Participative approaches in the educational system in your country

The idea of participative approaches, in which the teacher is more of a guide on the side and less of a sage on the stage, is generally welcome in Slovakia, but translating it into practice proves to be more complicated. One reason may be a lack of a common understanding of what student participation represents and the fact that it can have many forms.

Effective learning environments are built on co-agency, where students, teachers, parents, and the community work together. In 2018, a group of students who took part in the OECD’s Future of Education and Skills initiative created the Sun Model of co-agency, based on Hart’s 1992 Ladder of Participation.5 This Sun is made up of one empty space and eight rays which gradually increase in their intensity; and these rays represent varying degrees of co-agency. The empty space represents silence, in which neither youths nor adults believe that young people can contribute, and young people remain silent while adults lead and make all decisions.

In the lowest levels of co-agency, adults decide on activities and use young people’s presence to pretend the initiative comes from youths. Adults then appear to give youths a choice in subsequent levels, yet this choice is generally of little substance. Gradually, youth participation can lead to a shared-decision making process, but it’s necessary to understand and differentiate whether the initiative is youth- or adult-led. At the highest degree, where we find the brightest-shining sunray, young people create activities from their initiative and share decision making in equal partnership with adults.

While dictating notes for students to copy word-for-word and frontal teaching remain the prevalent teaching approaches, we know that teachers deploy various teaching methods to engage with environmental topics. These may range from class discussions to more activating techniques, such as collaborative, inquiry- or project-based learning, while personalised learning and place-based learning methods are generally amongst the least represented. Still, we have insufficient information to determine how often these methods are applied, how often students experience them, and how effective they are in reaching pre-determined learning goals. As the Institute of Environmental Policy recently commented, “the lack of data from schools makes it impossible to evaluate the quality of environmental education.”6

As Hall and colleagues of the To dá rozum initiative explain, the capability to differentiate teaching methods according to learning goals and students’ needs is proof of teacher professionalism, and it reflects their didactic preparedness. Unfortunately, teachers encounter multiple obstacles to the broader adoption of participatory approaches, such as the strict organisation of teaching into 45-minute-long classes or insufficiently equipped classrooms. To dá rozum also highlights how textbooks remain the primary source of information in schools; however, co-agency and participation call for extending the learning environment beyond textbooks and classrooms. Further, due to insufficient time, teaching outside of the school premises rarely happens despite its many benefits.7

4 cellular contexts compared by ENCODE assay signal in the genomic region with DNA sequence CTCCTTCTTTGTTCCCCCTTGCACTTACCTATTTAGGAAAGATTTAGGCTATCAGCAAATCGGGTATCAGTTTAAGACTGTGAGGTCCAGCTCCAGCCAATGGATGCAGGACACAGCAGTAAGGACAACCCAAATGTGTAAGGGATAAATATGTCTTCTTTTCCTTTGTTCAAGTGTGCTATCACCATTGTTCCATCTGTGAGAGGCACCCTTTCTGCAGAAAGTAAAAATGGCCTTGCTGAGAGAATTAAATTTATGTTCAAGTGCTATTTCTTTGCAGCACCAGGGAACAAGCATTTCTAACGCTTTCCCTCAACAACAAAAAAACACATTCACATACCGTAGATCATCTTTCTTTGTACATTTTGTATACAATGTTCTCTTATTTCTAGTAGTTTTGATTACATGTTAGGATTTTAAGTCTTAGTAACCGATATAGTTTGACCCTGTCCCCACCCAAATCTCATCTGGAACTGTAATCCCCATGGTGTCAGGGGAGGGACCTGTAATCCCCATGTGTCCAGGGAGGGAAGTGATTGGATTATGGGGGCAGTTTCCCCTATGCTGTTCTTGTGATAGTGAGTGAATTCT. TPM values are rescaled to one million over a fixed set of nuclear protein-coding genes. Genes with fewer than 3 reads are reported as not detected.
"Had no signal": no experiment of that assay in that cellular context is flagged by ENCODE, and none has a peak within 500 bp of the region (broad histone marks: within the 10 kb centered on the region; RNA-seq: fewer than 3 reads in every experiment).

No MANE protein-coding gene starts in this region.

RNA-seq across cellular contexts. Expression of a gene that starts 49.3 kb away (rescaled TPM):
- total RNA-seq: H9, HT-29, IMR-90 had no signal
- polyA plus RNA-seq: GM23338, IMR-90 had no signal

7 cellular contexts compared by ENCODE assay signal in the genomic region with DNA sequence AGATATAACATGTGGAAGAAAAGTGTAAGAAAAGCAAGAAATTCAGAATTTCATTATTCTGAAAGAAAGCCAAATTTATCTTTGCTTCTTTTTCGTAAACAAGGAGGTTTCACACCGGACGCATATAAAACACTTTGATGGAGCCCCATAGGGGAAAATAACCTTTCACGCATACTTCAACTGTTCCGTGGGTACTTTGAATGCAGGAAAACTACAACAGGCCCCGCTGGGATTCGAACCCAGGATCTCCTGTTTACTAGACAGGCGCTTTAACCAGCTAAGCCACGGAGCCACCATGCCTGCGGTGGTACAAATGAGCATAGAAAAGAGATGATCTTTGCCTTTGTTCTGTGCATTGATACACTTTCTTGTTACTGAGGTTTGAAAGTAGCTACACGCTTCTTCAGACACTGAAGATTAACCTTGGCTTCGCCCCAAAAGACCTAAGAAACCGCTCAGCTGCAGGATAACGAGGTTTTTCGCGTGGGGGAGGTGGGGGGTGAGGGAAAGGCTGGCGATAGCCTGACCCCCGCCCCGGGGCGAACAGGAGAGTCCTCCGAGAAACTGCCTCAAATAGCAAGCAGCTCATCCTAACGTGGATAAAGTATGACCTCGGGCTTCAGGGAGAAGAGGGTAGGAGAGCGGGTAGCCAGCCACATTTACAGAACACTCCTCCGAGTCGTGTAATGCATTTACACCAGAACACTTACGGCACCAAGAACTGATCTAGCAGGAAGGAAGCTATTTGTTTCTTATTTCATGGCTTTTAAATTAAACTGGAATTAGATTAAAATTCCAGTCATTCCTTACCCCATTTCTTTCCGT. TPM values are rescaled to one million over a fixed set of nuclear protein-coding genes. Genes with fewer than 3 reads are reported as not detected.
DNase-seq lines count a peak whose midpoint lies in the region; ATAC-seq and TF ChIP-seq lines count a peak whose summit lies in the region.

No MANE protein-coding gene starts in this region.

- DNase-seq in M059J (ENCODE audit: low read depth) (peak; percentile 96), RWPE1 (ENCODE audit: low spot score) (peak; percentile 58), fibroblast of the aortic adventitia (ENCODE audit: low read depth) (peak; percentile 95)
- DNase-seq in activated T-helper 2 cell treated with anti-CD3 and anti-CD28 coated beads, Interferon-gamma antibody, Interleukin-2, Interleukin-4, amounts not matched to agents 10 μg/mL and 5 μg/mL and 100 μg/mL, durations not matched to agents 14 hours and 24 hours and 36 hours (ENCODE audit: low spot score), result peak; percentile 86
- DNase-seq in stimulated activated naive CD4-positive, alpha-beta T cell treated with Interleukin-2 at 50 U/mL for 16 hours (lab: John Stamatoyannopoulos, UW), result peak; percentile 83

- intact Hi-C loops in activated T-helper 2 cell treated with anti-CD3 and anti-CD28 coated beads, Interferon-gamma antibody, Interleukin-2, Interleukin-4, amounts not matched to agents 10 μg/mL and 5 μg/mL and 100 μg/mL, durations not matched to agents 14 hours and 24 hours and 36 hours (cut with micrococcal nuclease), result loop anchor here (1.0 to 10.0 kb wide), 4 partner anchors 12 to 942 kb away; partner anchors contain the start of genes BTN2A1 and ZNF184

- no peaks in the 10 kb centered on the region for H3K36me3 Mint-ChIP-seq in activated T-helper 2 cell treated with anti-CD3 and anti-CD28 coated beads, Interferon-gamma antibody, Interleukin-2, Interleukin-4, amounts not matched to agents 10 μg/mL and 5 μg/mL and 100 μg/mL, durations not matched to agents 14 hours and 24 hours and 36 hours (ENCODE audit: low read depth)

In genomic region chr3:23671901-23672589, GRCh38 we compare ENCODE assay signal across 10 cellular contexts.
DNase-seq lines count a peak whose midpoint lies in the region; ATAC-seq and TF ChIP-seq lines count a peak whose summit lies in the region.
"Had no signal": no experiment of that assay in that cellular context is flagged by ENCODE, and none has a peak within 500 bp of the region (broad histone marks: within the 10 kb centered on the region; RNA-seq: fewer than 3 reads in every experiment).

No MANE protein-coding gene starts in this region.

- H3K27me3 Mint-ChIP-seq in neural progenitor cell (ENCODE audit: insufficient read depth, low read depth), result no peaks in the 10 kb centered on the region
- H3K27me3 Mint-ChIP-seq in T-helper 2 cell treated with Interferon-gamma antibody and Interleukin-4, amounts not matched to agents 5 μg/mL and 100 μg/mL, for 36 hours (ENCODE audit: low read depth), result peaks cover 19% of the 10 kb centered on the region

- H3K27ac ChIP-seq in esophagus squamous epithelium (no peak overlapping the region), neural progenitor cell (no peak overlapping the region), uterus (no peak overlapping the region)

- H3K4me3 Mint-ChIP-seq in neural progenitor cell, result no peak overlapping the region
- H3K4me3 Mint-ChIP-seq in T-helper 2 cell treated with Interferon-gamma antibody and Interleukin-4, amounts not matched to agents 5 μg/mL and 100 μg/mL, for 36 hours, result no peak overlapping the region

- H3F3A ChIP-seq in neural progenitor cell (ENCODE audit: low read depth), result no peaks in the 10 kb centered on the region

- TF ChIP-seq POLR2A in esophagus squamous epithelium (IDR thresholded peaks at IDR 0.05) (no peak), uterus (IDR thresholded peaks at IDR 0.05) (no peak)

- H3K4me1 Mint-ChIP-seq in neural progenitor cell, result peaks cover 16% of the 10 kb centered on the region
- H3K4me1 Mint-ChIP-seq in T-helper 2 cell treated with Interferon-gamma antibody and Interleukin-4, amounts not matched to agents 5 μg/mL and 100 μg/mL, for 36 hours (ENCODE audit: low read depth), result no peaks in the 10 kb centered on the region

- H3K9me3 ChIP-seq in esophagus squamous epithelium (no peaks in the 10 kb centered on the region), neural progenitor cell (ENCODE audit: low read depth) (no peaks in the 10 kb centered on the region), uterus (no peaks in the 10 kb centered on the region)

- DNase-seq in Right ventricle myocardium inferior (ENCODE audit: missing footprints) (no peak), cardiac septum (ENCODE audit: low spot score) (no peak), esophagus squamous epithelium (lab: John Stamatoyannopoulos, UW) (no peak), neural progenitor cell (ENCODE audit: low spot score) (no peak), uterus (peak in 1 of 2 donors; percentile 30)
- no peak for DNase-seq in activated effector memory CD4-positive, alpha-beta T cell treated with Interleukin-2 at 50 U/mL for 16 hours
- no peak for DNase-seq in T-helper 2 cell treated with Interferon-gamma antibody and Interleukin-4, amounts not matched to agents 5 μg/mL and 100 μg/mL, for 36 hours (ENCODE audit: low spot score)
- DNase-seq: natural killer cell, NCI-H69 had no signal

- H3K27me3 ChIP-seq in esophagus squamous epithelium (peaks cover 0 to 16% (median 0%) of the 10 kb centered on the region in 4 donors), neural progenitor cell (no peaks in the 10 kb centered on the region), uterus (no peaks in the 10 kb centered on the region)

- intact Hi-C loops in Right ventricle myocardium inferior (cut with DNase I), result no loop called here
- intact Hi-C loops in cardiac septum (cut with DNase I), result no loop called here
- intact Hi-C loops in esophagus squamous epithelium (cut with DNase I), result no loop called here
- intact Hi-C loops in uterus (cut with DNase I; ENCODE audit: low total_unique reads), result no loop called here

Quality teacher training and methodological support in participatory environmental education is an unquestionably crucial parameter. Yet, formal pre-gradual teacher training is also uneven. Currently, university students of pedagogy are overburdened by many courses that don’t allow them to practice and dig deeper into activating or participatory teaching methods. Future teachers learn mostly through lectures in universities, so paradoxically, they are predominantly passive participants in their educational journey. A recent survey among Slovak elementary and high-school teachers found that teachers mostly learn about EE in their free time and prepare EE activities based on what inspires them on social media.8

The best and the most progressive examples of the participative approaches in EE in your country

Thankfully, there are multiple professional training opportunities outside universities to help pre- and in-service teachers bridge these gaps; for example, SOSNA’s Envirozážitok (Environmental Experience) aims to strengthen teacher and youth worker competencies in defining learning goals and choosing appropriate participative and experiential learning methods. Green Foundation engages teachers in education for sustainable development through place- and project-based learning. Each year, Živica’s Comenius Institute engages 20 educators in a year-long programme through experiential and practical workshops that deal with activating and critical pedagogies. On top of that, Živica also offers multiple activities in outdoor learning. The Daphne Institute of Applied Ecology approaches participatory environmental education through inquiry-based learning through the GLOBE programme. The question is whether these courses also preach to those not yet converted, i.e., to teachers who are not naturally inclined towards environmental topics.